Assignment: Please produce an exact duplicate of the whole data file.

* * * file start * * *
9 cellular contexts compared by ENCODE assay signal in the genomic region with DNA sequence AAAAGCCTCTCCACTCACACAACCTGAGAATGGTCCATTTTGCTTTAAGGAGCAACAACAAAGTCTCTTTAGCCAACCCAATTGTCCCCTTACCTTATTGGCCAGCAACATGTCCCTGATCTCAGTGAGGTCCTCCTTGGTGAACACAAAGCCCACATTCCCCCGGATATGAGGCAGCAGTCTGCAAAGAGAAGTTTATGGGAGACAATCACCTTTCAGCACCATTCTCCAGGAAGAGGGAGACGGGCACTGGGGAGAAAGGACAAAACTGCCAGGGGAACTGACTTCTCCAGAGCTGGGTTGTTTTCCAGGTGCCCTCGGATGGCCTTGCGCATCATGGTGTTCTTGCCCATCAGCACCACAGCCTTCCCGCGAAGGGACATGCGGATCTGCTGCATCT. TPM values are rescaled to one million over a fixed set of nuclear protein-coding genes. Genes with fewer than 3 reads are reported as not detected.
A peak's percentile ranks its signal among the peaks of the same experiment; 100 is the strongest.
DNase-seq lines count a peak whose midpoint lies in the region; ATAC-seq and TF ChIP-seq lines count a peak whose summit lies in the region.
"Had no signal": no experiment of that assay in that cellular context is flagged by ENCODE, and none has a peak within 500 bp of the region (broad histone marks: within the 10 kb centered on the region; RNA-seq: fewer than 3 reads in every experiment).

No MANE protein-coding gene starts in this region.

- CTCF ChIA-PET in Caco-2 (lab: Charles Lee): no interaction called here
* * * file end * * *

9 cellular contexts compared by ENCODE assay signal in the genomic region with DNA sequence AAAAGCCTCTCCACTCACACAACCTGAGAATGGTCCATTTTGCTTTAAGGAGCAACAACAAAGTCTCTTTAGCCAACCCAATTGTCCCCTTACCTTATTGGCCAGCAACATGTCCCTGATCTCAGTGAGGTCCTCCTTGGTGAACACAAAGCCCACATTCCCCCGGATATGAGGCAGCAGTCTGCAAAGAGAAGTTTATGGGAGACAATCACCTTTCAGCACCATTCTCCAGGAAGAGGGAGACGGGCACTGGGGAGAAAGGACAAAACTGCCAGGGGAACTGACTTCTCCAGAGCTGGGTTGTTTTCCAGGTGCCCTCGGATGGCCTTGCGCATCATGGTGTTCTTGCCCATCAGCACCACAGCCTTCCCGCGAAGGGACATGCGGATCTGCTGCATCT. TPM values are rescaled to one million over a fixed set of nuclear protein-coding genes. Genes with fewer than 3 reads are reported as not detected.
A peak's percentile ranks its signal among the peaks of the same experiment; 100 is the strongest.
DNase-seq lines count a peak whose midpoint lies in the region; ATAC-seq and TF ChIP-seq lines count a peak whose summit lies in the region.
"Had no signal": no experiment of that assay in that cellular context is flagged by ENCODE, and none has a peak within 500 bp of the region (broad histone marks: within the 10 kb centered on the region; RNA-seq: fewer than 3 reads in every experiment).

No MANE protein-coding gene starts in this region.

- CTCF ChIA-PET in Caco-2 (lab: Charles Lee): no interaction called here